The terms, Atlantica, Atlantic Gateway, and Pacific Gateway are representative of a more structured method of moving goods and services globally. The infrastructure resulting from these trade corridors will provide huge opportunities for businesses, big and small, throughout Nova Scotia and the region.
These developments did not result from some economist day-dreaming in his office and shouting ‘Eureka’. They occurred from trade missions going around the globe exploring the potential markets. Even more, they resulted from ‘road warriors’ hitting the global trail on behalf of their companies and convincing customers in Europe, India, Australia and Argentina that they had something worthwhile to offer.
This has not occurred without considerable expense for companies with respect to how their globe-trotting heroes communicate with them. I am seeing more and more of my clients’ wireless costs spiral upwards because they need to communicate with their sales people in real time.
The days are over where a company rep goes back to her hotel room in Milan to call her company in Nova Scotia to get a price or relay a question to the boss. No, she makes the call on her wireless palm held device while she is in front of the customer. Her company responds with a price chart and other useful information that helps seal the deal on the spot.
This method of doing business can be very profitable but the usage charges of the device can eat into these profits quickly. It’s not uncommon for a company rep to travel to Europe for a week and return with charges of $1,500 or $2,000 on their wireless device. If a company has several of these folks in different spots internationally you can see how a company can have $10,000 in wireless charges in a single month.
There are ways to cut down on these charges. One is to buy a smart phone when you travel to a foreign country and use their local service. There are still long distance charges but they aren’t as high. But then the user has to inform people trying to reach them that they have a different phone number and email address. Not a popular choice for the company rep when he gets off the plane in Frankfurt.
There are two types of wireless technology, Code Division Multiple Access (CDMA) and Global System for Mobile Communications (GSM). The most common is GSM service which until now was only available with Rogers Wireless. Those roaming internationally are theoretically capable of removing the Subscriber Identity Module card or SIM card and replacing it with a SIM card from the country they are in. Again, you have to go through the pain of informing contacts of your new number. Also, in Canada, the SIM cards are locked and you have to find and pay someone to unlock the unit before being able to replace the SIM card resulting in more pain for the user.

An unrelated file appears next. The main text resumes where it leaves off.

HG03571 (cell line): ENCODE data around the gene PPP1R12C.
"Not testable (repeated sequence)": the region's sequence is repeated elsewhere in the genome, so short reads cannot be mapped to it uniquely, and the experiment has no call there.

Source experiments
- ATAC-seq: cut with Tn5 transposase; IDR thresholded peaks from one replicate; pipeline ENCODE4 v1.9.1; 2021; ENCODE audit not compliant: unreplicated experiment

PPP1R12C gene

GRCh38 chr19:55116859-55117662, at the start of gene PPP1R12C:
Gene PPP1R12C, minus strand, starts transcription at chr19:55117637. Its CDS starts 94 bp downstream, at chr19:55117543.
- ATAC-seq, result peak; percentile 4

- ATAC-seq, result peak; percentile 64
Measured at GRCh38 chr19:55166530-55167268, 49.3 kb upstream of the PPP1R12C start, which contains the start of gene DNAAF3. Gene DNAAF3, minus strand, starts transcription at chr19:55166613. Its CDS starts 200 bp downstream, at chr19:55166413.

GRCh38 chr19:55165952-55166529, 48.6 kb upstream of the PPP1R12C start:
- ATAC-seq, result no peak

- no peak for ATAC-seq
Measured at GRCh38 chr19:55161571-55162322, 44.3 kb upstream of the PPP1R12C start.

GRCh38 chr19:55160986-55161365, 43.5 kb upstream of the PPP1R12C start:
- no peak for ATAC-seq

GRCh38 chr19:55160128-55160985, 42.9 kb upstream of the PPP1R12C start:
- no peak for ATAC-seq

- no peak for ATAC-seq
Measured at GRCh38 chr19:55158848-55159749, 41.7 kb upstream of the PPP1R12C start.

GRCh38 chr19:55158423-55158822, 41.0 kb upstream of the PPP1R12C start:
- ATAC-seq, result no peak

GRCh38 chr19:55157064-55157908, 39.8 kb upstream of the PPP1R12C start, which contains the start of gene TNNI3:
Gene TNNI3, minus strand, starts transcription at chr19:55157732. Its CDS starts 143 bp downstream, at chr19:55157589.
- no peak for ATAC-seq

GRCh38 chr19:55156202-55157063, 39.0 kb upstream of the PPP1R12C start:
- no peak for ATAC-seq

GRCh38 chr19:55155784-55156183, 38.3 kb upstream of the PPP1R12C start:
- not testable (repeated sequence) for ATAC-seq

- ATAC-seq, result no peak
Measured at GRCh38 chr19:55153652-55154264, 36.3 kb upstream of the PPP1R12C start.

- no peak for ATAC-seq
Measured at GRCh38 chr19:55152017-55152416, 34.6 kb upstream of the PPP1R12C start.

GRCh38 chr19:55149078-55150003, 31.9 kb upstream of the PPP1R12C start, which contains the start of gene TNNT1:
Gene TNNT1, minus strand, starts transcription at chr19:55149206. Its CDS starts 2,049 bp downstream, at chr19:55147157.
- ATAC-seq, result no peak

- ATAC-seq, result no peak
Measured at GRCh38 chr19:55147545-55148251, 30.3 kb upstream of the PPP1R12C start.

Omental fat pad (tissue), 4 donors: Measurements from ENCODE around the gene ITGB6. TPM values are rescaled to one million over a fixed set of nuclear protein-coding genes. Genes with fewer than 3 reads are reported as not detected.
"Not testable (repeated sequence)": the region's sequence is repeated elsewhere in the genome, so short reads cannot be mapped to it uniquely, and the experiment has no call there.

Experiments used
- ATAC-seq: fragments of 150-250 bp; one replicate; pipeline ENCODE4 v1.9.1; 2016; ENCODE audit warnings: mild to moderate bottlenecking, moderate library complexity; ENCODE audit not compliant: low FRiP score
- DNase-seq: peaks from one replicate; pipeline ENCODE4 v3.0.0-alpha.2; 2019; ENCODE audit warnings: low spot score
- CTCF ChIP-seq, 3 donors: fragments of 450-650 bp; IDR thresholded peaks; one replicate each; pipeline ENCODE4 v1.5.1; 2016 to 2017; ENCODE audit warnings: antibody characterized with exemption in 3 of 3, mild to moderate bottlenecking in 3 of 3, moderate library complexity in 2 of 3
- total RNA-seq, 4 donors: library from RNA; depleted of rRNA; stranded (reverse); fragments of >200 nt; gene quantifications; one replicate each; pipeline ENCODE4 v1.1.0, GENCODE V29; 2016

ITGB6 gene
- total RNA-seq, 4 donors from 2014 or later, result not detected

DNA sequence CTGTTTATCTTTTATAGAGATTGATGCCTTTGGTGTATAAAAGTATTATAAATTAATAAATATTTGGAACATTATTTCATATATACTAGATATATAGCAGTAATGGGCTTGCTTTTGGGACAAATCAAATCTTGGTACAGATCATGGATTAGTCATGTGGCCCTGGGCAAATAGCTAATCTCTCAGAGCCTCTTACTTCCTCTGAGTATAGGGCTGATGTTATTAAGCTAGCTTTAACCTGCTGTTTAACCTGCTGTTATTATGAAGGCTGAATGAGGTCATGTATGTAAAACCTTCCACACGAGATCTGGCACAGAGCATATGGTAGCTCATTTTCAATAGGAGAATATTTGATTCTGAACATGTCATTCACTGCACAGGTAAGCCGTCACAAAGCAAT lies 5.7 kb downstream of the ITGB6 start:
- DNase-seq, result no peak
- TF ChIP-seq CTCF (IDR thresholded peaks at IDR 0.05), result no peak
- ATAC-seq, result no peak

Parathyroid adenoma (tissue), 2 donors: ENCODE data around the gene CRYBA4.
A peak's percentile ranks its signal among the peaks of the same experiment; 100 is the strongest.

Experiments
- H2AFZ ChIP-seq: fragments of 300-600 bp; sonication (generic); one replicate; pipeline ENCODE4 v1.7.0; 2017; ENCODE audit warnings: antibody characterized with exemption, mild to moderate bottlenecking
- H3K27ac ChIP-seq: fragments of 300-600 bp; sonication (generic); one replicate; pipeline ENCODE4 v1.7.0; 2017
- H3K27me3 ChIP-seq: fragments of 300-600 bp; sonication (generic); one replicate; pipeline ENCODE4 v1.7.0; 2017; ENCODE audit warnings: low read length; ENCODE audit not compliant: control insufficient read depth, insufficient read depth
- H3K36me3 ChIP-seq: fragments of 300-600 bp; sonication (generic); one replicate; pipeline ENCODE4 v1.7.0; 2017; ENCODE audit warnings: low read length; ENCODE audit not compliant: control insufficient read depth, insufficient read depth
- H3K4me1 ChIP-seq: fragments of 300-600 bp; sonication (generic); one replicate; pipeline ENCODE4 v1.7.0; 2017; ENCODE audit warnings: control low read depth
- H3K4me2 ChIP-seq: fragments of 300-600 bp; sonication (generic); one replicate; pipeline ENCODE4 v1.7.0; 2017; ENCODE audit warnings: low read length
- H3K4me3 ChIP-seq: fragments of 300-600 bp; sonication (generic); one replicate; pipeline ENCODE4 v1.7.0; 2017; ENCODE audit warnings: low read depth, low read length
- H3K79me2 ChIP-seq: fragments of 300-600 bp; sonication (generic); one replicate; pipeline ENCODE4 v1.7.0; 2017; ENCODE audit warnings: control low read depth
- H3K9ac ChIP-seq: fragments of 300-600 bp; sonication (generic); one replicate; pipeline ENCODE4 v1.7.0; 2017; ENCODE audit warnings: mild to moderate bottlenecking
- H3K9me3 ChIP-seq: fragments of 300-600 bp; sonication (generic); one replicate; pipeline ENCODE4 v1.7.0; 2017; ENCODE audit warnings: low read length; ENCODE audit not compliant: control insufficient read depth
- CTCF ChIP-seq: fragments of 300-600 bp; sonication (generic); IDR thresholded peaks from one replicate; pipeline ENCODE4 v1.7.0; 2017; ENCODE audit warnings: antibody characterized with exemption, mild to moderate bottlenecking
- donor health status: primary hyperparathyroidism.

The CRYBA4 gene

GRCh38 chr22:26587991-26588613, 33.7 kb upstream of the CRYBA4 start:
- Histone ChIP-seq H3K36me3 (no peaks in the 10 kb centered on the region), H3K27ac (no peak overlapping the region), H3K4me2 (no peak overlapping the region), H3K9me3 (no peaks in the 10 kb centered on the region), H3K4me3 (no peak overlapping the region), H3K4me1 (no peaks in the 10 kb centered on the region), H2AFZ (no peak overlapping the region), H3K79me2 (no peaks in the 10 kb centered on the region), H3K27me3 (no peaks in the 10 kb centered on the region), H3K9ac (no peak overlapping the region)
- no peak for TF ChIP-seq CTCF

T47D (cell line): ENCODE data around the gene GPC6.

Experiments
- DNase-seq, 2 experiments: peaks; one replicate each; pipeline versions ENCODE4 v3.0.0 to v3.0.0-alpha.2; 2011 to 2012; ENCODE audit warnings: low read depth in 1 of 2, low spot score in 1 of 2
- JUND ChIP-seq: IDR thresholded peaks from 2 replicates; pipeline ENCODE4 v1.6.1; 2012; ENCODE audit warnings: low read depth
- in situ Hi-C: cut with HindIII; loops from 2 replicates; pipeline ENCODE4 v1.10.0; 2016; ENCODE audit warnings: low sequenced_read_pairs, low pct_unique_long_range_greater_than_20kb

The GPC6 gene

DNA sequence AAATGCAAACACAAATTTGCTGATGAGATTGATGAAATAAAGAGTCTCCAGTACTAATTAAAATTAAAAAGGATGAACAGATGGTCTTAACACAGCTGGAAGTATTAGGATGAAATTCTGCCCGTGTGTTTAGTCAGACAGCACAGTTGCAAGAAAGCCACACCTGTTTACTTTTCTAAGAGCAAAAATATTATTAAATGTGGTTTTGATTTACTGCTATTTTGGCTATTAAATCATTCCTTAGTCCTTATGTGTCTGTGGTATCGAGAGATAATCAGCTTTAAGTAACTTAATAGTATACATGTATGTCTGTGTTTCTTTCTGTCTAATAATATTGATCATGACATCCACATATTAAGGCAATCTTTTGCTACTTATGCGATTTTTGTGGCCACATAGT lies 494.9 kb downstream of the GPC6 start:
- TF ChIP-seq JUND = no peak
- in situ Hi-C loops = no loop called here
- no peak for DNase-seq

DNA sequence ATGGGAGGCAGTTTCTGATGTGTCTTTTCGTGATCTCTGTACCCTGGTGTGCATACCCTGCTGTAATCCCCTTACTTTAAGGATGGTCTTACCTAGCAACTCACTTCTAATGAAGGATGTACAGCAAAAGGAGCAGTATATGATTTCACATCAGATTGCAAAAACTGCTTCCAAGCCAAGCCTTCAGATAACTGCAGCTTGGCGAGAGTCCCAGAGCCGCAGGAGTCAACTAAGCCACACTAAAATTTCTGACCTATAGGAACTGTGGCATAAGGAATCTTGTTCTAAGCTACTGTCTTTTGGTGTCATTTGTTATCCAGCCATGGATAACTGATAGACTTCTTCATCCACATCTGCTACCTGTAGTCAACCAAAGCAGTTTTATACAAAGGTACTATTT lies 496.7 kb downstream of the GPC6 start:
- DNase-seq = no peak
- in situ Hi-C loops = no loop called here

But do not despair. RIM is in the process of launching their new BlackBerry 8830 World Phone. This is a new toy that is much more than a pretty face. It is a CDMA BlackBerry that lets you roam globally on GSM networks. You can roam the world with full mobile and data coverage without having to change smartphones, phone numbers or email addresses. That pain is gone.
This little beauty has GPS. Combined with BlackBerry Maps you can paste in an address or click on an address in your address book and receive turn-by-turn directions wherever you are. This will be a huge feature for our international traveling friends.
International data charges have been a considerable expense. This unit will save expenses because it will download files without company logos and other graphics that are costly yet needless. It promises to be a lot faster than other smartphones and the user will be able to download Power Point and other large files quickly.
Other features such as instant messaging, tethered modem, voice-activated dialing, and trackball make this a very attractive new product. Bell/Aliant has announced their launch while Rogers and Telus launches are any day now.
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ABOUT THE AUTHOR
John Campbell is a Strategic-Partner with Schooley Mitchell Telecom Consultants, North America’s largest independent telecom consulting company.